Negative Dynamic Forming with Police on Campus

James Hunter

At Novato High School and near campus during school hours, Novato police officers have increasingly begun a pattern of targeting students on the roads and publicly implementing punishments.   Whether it is police being involved in situations they previously were not handling or constant speed traps led by strategically-placed motorcycle officers, the presence of the local police force around campus has become heightened. This has negatively impacted many students at Novato High. 

That’s not to say that NPD doesn’t do lots of great work in and around Novato High. NHS Resource Officer Antonio Rodriguez emphasized student safety and his role as a peace-bringing officer.

“The ultimate, number one goal is safety. The reason that we are patrolling, the reason that we are on campus, is school safety,” Rodriguez said. “When you see my patrol car driving around the area close to the school, when you see our motor officers that are specifically designated for traffic violations, that is what they’re doing. They are trying to ensure the ultimate goal of safety. So that is vehicle code violations, speeding, failing to yield to pedestrians in the crosswalk, hit and run collisions, those types of incidents.”

Safety is obviously very important, but some of the motorcycle officers appear to go beyond that when pulling students over.

“Some of them are rude, and look at me like I’m a suspect to some crime I didn’t commit every time I leave my house at lunch, and they are sitting in front of my house,” said junior Lucas Hines, who has spoken with these officers at lunch. “I have even had cops come up to my house saying ‘a strong marijuana odor has been coming from this house at lunch and before school.’ I believe cops could be doing so much more for the community of Novato than to catch kids vaping on their lunch break.”

It would be expected that these officers would make a few stops during a lunch period for illegal driving infractions, such as rolling stop signs or dangerous maneuvers. What is not expected, however, is a continuous speed trap where students are constantly being pulled over and given tickets for speeding.

For many students, the police encounters end there, yet some students who might be in a little more trouble are being treated in ways not typically seen on a high school campus.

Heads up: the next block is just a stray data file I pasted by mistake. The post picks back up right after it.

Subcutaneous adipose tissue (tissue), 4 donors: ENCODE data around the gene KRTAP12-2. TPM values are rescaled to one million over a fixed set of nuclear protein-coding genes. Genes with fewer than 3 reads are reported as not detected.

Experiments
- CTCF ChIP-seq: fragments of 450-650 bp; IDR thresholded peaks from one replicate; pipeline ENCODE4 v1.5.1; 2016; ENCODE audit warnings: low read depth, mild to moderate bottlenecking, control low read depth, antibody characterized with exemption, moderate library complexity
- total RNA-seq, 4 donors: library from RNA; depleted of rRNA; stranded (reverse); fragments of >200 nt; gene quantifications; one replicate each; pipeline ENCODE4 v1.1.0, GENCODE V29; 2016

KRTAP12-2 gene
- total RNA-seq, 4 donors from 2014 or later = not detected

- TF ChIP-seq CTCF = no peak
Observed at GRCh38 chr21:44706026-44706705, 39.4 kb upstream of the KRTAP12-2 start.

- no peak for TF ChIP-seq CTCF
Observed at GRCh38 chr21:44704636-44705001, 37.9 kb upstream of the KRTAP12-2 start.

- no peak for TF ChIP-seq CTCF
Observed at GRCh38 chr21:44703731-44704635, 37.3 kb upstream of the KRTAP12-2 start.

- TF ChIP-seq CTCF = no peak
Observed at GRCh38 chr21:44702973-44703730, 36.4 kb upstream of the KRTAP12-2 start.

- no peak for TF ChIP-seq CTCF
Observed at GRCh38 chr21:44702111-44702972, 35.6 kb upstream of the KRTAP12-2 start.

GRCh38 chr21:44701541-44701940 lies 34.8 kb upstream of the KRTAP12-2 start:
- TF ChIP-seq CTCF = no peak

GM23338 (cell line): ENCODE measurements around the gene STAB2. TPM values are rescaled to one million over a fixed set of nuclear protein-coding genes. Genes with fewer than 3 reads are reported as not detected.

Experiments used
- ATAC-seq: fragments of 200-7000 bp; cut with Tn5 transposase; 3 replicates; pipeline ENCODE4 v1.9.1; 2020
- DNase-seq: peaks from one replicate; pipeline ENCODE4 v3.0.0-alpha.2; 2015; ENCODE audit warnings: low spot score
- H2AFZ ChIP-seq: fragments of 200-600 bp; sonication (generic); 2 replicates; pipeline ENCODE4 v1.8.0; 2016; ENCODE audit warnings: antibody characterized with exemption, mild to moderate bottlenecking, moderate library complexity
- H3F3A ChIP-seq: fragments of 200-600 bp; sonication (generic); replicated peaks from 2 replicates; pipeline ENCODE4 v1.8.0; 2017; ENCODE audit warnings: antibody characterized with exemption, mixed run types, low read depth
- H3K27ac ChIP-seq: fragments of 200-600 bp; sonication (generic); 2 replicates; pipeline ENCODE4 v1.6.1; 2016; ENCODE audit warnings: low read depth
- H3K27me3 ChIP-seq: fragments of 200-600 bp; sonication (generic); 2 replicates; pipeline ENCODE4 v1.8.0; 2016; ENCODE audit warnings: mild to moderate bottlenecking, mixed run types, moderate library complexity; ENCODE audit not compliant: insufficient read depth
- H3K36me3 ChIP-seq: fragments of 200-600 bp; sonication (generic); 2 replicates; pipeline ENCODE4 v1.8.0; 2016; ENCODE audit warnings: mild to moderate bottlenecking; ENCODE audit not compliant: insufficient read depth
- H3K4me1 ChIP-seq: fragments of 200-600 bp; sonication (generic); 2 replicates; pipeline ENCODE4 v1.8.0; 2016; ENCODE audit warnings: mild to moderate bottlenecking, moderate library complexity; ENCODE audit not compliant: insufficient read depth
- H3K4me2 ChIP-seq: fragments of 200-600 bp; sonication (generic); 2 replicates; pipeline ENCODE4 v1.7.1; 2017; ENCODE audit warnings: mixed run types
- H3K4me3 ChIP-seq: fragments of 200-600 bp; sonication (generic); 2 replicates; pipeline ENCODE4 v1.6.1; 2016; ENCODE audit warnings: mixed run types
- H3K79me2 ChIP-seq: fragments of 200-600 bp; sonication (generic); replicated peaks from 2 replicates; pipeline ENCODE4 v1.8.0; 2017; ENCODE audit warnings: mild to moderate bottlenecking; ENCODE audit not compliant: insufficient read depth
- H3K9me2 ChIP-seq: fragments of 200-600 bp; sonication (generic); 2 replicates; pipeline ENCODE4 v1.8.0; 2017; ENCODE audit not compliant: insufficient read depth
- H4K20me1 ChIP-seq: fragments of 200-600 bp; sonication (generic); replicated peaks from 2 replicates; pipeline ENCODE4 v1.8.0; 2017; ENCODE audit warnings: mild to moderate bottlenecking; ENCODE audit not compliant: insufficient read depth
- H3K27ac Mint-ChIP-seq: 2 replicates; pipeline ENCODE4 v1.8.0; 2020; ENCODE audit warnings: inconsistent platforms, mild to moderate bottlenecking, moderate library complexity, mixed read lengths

Officer Rodriguez discussed the goal of the encounters.

“I understand that historically, not all police contacts are positive, and unfortunately that’s a reality of this job. When I took the oath and swore to protect and serve, I told myself I’d never get fat, I’d never be a jerk, and I try to keep myself to those two principles. Part of that goal of having each contact be a positive one is really difficult, because we are put in a position where we, in most cases, have to enforce the law,” Rodriguez said.

Many students have witnessed their peers on the hood of a police, handcuffed, and being searched for offenses that previously would have never extended past the disciplinary reach of the school principal. Whether an arrest is made or not, NPD has put students in disadvantageous situations with law enforcement that will undoubtedly stick with them for the rest of their lives. 

Senior Tyler Abreu had one of these interactions with NPD.

“I was put on the spot at lunch one time last year and everybody walked by and saw and that obviously made me feel like crap,” Abreu said. “I would like to see something different in their way of handling situations like that.”

That’s not to say that students shouldn’t be punished for their poor actions. Everyone must be held accountable. The problem is that it seems as if NPD has intended to turn every student into an example, publicly showing them off to the school. This can lead to a negative vision of law enforcement as a whole, which is not good for the future. 

Searching a car with multiple students and placing them in handcuffs on the front grass of the school is excessive, no matter what angle you see it. Not only does it portray an unsafe, criminal image of Novato High that isn’t true, the school office is less than 100 yards away, where students could be taken in order to prevent their identities from being publicly revealed. 

This call for change doesn’t intend to change police protocol or patrol hours, it calls for a rememberance that many of the students they will deal with are minors or new adults who are both learning the ways of the road as well as forming lifelong opinions of police presence. Constant ticketing and patrolling will not inspire or cultivate a positive association between the next generation and the police. The results of this can be seen all over the United States and have been for years.